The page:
!pip install kaggle >> /dev/null
  • Have a kaggle.json stored in ~/.kaggle. You can get your token by going to Your Profile -> Account -> Create New API Token.

Once you have the above three steps done, run the API command provided:

!kaggle datasets download -d jidhumohan/mnist-png -p "../data/"
Downloading mnist-png.zip to ../data
 87%|█████████████████████████████████     | 51.0M/58.6M [00:01<00:00, 33.4MB/s]
100%|██████████████████████████████████████| 58.6M/58.6M [00:01<00:00, 33.9MB/s]

To examine the file system, we will utilize the fastcore Path function. It enhances the functionality of python’s Path class and simplifies the process of inspecting directories and folders.

from fastcore.xtras import Path
zip_path = Path("../data/mnist-png.zip")
zip_path.exists() # Check if the file exist

The data has been persisted to the mnist-png.zip file on the local system, within the ../data directory. The next step is to utilize the zipfile package to extract the contents of the archive.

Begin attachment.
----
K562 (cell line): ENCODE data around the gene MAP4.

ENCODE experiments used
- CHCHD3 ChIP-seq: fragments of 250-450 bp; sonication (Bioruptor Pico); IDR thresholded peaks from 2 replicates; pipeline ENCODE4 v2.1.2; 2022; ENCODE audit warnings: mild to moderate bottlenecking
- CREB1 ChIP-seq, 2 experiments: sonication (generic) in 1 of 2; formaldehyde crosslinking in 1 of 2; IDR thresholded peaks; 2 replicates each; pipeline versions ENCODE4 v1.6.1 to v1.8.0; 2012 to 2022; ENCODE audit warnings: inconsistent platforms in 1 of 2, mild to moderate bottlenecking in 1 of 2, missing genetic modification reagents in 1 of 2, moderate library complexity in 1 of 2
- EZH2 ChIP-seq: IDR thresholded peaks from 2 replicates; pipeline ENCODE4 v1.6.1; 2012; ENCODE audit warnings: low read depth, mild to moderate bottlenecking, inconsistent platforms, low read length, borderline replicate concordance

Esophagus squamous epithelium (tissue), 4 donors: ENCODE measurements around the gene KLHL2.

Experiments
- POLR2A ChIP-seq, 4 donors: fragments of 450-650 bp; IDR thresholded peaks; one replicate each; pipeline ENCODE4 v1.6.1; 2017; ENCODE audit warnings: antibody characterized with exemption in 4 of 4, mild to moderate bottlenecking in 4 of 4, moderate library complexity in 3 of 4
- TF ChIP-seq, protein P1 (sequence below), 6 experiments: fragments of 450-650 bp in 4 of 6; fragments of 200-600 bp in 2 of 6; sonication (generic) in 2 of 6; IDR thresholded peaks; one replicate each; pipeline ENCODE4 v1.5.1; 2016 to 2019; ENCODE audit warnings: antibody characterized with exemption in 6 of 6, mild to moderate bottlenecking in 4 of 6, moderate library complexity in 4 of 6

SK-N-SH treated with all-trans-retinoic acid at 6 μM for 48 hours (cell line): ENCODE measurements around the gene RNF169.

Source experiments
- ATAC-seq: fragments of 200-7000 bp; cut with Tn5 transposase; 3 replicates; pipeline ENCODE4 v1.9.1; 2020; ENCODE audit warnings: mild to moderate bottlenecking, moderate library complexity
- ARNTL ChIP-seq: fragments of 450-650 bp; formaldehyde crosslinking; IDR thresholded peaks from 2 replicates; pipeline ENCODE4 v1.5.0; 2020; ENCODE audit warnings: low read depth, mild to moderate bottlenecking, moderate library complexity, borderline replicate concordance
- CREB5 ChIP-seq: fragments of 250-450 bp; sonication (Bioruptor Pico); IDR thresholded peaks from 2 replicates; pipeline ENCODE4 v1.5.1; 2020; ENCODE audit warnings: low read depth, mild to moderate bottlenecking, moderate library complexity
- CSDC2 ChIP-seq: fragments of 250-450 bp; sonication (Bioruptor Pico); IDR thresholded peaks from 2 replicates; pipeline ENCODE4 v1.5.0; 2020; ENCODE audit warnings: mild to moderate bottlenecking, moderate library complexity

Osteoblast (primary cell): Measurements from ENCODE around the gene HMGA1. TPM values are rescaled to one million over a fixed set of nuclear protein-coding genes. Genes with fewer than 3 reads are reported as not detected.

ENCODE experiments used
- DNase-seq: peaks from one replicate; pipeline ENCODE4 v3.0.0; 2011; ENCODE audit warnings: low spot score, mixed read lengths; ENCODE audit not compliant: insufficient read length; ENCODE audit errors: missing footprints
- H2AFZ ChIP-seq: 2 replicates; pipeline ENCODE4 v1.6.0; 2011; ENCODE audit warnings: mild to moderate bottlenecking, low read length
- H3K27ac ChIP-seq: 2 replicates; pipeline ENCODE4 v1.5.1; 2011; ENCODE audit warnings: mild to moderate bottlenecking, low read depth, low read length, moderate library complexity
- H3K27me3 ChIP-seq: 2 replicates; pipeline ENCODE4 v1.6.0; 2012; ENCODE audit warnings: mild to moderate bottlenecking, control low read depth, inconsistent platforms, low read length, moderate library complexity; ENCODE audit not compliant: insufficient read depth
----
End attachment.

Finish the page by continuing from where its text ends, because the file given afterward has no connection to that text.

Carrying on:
The execution of the following code block will take a significant amount of time(6-10 mins) as it involves the extraction of 70,000 PNG images.

# Output directory
dPath = Path("../data/")

# Unzipping data file in output directory
import zipfile
with zipfile.ZipFile(zip_path, "r") as zip_ref:

# Removing the original zip file

# Removing duplicate folder in the unzipped data
import shutil
dPath = dPath/'mnist_png'

Next, we inspect the extracted folder.

(#2) [Path('../data/mnist_png/testing'),Path('../data/mnist_png/training')]

Data contains of two folder training and testing. Next, we inspect training folder.